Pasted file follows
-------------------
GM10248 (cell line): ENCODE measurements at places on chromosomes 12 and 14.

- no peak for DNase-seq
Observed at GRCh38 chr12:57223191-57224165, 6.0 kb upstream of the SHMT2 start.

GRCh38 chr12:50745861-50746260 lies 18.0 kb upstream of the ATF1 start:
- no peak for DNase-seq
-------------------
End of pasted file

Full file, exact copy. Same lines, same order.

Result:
GM10248 (cell line): ENCODE measurements at places on chromosomes 12 and 14.

- no peak for DNase-seq
Observed at GRCh38 chr12:57223191-57224165, 6.0 kb upstream of the SHMT2 start.

GRCh38 chr12:50745861-50746260 lies 18.0 kb upstream of the ATF1 start:
- no peak for DNase-seq